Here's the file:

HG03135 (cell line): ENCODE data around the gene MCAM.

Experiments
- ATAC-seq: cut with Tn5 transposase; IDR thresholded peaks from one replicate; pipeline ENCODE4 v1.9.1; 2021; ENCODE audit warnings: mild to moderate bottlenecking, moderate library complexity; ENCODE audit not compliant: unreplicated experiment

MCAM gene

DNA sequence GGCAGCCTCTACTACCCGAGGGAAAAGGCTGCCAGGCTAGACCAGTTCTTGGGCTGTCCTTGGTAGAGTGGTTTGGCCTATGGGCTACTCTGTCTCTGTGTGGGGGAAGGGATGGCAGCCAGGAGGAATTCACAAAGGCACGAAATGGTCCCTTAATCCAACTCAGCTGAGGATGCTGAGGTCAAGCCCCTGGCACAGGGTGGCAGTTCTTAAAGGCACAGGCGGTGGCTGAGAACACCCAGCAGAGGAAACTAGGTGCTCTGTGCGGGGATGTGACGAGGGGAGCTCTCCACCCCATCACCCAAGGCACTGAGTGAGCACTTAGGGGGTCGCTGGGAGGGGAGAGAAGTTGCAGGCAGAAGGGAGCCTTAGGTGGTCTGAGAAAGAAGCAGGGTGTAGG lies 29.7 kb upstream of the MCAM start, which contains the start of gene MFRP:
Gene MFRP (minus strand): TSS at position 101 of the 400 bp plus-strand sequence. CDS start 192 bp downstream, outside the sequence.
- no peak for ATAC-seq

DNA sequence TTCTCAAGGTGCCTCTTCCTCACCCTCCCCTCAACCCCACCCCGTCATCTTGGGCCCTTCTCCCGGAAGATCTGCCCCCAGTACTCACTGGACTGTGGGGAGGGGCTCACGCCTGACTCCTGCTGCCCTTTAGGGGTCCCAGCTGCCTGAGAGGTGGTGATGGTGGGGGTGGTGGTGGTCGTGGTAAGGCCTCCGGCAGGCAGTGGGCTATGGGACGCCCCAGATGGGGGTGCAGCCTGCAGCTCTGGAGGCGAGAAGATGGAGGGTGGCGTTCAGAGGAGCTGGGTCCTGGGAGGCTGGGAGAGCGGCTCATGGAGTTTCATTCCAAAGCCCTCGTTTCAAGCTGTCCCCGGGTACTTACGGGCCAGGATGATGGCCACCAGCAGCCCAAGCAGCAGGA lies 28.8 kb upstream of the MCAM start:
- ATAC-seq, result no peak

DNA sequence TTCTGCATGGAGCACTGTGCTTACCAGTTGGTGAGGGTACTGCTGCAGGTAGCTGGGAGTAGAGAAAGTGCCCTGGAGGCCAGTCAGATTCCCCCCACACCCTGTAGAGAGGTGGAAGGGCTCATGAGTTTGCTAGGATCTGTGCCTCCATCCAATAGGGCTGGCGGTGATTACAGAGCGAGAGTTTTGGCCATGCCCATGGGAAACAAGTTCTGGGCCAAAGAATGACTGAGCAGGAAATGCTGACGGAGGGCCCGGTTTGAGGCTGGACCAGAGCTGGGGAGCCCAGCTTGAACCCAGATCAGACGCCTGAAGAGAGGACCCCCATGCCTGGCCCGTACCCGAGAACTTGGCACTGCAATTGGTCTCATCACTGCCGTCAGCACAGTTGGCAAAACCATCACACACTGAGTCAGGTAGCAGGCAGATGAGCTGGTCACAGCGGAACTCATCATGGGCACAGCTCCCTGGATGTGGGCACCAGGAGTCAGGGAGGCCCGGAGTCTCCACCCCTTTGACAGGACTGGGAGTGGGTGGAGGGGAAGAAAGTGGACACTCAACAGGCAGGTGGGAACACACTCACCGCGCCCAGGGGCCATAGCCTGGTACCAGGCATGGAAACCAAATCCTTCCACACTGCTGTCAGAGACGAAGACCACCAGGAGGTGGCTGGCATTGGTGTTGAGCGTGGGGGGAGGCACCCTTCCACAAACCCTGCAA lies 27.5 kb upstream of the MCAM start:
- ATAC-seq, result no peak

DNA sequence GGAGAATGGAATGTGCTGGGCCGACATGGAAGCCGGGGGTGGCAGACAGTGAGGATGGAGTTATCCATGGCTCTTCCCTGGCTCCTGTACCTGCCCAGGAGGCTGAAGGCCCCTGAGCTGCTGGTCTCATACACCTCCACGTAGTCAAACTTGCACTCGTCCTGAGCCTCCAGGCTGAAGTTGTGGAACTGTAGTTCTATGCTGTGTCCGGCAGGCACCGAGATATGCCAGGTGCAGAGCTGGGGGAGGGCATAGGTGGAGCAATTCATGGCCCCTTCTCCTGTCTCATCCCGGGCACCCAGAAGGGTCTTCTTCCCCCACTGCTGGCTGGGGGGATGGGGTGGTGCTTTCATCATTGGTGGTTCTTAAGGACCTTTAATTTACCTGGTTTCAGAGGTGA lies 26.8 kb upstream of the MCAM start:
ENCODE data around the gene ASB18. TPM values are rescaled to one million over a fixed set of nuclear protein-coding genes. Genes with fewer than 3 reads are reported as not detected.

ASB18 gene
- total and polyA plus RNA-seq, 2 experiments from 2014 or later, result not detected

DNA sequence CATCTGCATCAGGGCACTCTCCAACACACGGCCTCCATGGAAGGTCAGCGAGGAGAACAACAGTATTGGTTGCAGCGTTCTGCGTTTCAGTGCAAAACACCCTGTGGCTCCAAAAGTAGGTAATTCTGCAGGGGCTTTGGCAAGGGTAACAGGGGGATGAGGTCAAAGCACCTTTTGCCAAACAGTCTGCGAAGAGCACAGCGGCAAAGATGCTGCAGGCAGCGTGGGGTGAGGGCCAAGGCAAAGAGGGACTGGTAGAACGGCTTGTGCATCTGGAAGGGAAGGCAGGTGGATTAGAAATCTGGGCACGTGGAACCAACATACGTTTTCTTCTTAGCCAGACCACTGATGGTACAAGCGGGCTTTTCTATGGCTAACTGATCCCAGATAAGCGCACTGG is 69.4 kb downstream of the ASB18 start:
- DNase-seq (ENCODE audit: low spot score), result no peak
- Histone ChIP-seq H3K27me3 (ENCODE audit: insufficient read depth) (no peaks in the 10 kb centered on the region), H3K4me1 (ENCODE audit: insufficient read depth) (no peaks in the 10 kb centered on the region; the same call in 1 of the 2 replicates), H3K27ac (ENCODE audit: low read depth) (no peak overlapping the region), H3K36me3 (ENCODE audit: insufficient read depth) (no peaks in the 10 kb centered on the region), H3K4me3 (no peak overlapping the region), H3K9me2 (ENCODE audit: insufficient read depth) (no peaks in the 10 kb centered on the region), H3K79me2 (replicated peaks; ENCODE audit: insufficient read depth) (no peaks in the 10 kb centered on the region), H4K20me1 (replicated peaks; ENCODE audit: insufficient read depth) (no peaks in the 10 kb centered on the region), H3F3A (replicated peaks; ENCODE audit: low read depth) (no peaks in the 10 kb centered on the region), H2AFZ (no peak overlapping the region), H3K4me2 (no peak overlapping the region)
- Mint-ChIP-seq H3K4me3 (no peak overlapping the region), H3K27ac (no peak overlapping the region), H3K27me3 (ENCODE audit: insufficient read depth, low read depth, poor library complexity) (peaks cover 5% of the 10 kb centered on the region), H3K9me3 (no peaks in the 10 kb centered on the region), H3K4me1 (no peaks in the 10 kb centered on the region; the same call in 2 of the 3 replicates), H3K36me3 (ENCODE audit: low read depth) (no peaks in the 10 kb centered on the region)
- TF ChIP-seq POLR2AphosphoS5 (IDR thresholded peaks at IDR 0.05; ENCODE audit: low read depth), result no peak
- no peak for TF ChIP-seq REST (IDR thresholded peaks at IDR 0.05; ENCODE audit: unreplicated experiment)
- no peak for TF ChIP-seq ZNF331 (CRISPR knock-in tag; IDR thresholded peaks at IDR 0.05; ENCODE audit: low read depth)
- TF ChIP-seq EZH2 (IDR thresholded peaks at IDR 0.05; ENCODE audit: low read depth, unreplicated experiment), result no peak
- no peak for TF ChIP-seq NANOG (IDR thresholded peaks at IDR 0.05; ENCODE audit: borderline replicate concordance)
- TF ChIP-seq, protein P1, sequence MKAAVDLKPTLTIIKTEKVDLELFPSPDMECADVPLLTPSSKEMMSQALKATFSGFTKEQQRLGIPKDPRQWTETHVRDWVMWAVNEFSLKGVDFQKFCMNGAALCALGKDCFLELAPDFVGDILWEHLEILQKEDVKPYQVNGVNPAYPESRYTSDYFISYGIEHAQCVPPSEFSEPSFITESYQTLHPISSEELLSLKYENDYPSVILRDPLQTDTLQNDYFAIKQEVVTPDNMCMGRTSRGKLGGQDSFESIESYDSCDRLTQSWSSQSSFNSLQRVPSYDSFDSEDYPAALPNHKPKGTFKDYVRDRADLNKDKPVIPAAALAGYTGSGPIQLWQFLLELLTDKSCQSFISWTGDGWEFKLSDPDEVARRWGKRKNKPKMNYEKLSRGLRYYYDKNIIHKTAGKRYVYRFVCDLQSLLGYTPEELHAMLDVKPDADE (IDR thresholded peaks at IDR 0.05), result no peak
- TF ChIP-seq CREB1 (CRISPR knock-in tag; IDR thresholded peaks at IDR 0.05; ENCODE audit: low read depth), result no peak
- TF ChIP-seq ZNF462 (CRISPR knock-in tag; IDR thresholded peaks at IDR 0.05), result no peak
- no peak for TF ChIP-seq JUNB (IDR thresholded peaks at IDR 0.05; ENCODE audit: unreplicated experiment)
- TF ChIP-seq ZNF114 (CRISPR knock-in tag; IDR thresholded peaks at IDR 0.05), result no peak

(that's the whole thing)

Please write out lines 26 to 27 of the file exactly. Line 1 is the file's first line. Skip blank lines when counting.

- TF ChIP-seq CREB1 (CRISPR knock-in tag; IDR thresholded peaks at IDR 0.05; ENCODE audit: low read depth), result no peak
- TF ChIP-seq ZNF462 (CRISPR knock-in tag; IDR thresholded peaks at IDR 0.05), result no peak